Consumers in New York state are getting a bonus, thanks -- as usual -- to their crusading attorney general, Eliot Spitzer. After taking on banks, stock brokers, insurance companies and others, Spitzer has now struck a glancing blow at the title insurance industry -- an industry that collects $1.1 billion in annual premiums just in New York state. Why he can't go further should be on the front page of every real estate section.
Title insurance can be seen as a special form of coverage which -- except for lots of exclusions -- tells buyers they are getting good, marketable, and insurable title. The usual ideas, as expressed here in the past, is that if there's an error in the public records, the settlement provider missed an important claim in the chain of ownership, or someone makes a title claim against you, then the title insurance company will defend your claim, pay damages, and cover your losses.
"Under the first-of-their-kind agreements," says Spitzer's office, "Fidelity National Title Group, Inc. and First American Title Insurance Company will seek title insurance rate reductions of 15 percent for all properties up to $1 million in New York." The two companies are said by Spitzer to generate more than half the title business in his state.
What caused such rate reductions?
It seems that title insurance is very expensive in New York state -- at least if you're a homeowner. However, it could be magically cheap if you were a major developer. Here's how the scam worked, according to the New York attorney general:
"The new probe revealed evidence of an illegal scheme by which real estate developers would receive free or discounted title insurance in other states in exchange for giving their New York business to the settling insurance companies. These discounts were not available to home purchasers and small businesses, who in effect subsidized the illegal rebates by paying the "full freight" of New York's high title insurance rates. The investigation also found that the insurance companies paid illegal referral fees to their customer's representatives who did not perform any substantial services."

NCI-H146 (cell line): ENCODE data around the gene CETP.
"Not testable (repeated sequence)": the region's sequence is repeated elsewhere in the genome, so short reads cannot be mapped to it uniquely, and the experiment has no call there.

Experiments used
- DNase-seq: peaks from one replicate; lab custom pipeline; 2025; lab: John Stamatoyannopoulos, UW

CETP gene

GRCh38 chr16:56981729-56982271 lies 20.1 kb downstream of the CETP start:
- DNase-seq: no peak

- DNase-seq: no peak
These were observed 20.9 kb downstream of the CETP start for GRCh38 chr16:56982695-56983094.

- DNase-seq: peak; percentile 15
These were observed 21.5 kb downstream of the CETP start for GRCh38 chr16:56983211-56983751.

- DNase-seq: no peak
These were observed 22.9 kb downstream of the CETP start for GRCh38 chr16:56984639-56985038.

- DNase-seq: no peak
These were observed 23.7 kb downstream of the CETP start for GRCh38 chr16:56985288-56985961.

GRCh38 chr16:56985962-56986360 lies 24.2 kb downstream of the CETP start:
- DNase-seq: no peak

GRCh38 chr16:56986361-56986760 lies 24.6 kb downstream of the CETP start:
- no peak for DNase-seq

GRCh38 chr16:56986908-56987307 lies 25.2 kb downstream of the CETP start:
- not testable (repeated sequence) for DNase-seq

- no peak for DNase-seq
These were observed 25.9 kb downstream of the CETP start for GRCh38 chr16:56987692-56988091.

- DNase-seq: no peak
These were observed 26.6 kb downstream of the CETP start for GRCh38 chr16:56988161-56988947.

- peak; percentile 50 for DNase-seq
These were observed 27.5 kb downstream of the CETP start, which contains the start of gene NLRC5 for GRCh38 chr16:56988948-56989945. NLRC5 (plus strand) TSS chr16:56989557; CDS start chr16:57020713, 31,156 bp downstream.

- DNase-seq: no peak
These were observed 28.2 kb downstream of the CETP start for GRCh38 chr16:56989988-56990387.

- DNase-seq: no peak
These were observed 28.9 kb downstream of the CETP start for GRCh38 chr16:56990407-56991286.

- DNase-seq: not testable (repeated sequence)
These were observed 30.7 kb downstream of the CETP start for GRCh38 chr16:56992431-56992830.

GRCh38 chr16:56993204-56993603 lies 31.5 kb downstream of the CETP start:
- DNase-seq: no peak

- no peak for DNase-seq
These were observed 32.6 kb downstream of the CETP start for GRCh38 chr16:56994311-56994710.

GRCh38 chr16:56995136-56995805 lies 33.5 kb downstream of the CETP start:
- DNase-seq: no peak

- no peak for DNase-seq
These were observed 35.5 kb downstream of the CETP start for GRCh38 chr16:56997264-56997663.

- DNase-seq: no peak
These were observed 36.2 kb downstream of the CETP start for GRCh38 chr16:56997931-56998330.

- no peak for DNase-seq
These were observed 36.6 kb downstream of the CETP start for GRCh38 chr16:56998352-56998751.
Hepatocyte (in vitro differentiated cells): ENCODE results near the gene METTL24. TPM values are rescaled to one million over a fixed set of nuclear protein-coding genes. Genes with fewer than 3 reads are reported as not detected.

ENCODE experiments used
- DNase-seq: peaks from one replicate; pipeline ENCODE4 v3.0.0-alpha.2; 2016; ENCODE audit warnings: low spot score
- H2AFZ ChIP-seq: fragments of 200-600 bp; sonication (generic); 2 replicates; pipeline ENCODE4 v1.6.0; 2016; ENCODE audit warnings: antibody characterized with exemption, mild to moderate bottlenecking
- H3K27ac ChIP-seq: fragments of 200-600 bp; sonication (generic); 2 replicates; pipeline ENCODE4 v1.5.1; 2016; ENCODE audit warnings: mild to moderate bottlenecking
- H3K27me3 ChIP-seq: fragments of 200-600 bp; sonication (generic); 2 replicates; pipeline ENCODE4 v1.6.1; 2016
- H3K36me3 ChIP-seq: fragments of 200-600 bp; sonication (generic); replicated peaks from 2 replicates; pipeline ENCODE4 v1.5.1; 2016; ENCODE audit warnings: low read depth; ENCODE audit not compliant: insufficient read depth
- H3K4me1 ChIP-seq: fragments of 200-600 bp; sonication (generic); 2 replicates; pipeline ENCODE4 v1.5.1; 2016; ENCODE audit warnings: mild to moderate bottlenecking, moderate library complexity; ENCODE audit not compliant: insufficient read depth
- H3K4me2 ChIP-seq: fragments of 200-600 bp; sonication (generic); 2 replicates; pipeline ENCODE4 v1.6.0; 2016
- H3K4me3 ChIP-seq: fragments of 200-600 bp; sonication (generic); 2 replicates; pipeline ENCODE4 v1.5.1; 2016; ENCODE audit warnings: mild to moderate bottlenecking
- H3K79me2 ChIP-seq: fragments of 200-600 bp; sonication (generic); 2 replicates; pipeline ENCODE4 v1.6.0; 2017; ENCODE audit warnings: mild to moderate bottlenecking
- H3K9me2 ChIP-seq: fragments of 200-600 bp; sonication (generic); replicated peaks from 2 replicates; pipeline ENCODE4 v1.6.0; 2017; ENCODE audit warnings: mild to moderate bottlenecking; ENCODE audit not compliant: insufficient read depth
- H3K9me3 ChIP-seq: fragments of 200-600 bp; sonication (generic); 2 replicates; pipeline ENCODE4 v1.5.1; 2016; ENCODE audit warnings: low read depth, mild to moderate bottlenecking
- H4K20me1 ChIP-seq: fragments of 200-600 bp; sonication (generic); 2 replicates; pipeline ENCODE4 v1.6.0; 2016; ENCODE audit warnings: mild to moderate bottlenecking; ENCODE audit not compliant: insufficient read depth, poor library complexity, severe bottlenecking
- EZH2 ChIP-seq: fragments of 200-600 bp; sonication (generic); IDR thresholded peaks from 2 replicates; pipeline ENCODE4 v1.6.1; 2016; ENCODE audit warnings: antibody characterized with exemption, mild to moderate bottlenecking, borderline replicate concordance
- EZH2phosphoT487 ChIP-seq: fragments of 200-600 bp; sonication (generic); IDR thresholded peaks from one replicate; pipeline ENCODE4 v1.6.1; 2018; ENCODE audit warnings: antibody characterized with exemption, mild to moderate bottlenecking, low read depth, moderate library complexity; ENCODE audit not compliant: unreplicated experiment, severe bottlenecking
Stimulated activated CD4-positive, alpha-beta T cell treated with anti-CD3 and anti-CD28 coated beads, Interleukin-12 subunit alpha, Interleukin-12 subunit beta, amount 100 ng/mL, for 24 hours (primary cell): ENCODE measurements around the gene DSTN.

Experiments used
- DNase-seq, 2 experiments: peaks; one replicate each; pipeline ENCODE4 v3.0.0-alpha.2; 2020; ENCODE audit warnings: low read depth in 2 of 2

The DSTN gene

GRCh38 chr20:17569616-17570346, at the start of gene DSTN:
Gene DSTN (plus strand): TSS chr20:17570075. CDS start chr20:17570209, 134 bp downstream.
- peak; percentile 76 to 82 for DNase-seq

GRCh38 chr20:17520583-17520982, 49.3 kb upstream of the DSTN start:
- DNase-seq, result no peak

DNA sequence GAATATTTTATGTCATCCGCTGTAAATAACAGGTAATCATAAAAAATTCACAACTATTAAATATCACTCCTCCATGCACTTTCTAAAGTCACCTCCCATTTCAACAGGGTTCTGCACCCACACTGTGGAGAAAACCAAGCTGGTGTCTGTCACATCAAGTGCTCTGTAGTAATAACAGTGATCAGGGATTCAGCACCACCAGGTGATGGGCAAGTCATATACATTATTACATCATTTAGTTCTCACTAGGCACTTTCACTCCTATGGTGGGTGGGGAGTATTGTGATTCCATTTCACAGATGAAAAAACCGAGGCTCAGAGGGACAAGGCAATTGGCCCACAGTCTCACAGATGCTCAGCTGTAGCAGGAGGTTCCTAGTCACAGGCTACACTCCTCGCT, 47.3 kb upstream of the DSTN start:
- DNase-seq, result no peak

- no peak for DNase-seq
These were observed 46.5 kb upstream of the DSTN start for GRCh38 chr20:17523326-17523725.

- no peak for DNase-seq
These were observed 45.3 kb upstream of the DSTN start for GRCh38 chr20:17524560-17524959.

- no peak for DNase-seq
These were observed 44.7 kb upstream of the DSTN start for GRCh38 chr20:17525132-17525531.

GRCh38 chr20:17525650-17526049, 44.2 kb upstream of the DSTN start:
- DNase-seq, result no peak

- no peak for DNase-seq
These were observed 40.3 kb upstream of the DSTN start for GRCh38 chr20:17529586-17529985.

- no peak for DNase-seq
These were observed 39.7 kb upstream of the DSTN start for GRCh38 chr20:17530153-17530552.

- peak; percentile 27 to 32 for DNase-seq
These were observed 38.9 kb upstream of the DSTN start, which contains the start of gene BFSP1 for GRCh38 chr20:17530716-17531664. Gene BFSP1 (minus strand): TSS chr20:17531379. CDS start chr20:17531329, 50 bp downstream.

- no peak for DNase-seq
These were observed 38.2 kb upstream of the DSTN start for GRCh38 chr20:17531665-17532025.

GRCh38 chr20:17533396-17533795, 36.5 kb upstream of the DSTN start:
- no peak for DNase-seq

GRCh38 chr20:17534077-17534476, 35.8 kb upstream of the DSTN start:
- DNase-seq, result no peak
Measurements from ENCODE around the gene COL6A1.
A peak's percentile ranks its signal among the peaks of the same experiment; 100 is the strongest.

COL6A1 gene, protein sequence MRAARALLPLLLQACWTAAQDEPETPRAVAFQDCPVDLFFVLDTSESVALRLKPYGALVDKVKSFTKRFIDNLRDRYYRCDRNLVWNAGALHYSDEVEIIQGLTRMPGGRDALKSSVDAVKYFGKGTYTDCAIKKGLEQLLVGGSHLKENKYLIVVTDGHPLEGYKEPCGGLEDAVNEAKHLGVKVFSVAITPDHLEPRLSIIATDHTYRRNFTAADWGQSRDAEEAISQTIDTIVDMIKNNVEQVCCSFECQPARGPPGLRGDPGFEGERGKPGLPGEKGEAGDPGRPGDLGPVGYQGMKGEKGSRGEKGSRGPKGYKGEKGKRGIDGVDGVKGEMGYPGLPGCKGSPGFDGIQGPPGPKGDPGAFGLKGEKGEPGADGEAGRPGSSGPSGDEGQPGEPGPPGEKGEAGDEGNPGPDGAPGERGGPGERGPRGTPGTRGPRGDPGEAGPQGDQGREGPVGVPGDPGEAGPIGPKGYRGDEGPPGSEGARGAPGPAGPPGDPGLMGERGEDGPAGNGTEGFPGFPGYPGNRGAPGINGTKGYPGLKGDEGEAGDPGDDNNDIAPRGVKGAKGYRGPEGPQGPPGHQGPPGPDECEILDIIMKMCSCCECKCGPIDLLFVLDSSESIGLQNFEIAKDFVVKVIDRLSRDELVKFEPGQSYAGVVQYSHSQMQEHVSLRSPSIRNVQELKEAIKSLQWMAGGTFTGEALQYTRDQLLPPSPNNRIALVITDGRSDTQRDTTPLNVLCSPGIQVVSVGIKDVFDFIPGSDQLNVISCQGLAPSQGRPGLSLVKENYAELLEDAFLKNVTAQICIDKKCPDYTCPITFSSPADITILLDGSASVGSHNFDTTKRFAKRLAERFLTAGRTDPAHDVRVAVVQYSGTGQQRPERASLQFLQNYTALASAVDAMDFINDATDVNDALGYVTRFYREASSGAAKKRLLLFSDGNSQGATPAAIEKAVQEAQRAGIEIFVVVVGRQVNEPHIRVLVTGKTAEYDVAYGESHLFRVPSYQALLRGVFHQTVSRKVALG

Spitzer, as a state attorney general, must enforce the law and not make it. That brings us the real meat of the Spitzer's news release:
"Under New York law, title insurance rates are filed with and approved by the State Insurance Department. It is illegal for title insurance companies to charge anything but the filed and approved rate. New York law also prohibits title insurers from paying rebates to their customers and certain referral fees to their customers' representatives."
Ask yourself a question: Why on earth are customers legally prohibited from getting title insurance rebates? How is that good for the public?
When consumers hire a settlement agent it is the agent who selects the title insurance provider. And guess what? It turns out that title insurance companies pay a commission for the sale of their product. This is remarkable on two levels. First, title agents do not "sell" title insurance in the usual sense. How many times have you been to a closing and been asked to pick a title insurance provider? Settlement providers pick for you, and to believe their choices are not influenced at all by the commissions they receive is simply absurd.
How big are those commissions? In many cases, they are the overwhelming bulk of the entire insurance premium.
The state of Maryland looked into title insurance commissions and found that they were as much as 88 percent of the entire premium in 1977 and as much as 72 percent in 1979.
So you might think: Hey, that's ancient history. Big deal.
Columnist Ken Harney, as one example, pointed out in 2004 that in the Washington metropolitan area title agents "typically take 70 to 85 percent of the title premium cut, depending upon the amount of business they direct to a specific title insurance underwriter, according to those in the industry."
Imagine that. If you pay $1,000 for title insurance then as much as $880 goes to the nice person who provides the policy and just $120 is necessary to actually provide insurance coverage.
There are two ways to solve this problem.
In Iowa, there is no title insurance . Instead, the state has established a title guarantee fund to protect consumers.
Also, there's no reason why state laws should prohibit rebates to consumers. Who, after all, is hurt by such rebates? It surely isn't the public.
Rebates to the public would mean that title insurance companies would have to compete for your favor rather than the favor of title agents. Settlement costs would fall dramatically, that would open home ownership to more people and that -- governments at every level keep telling us -- is good public policy.
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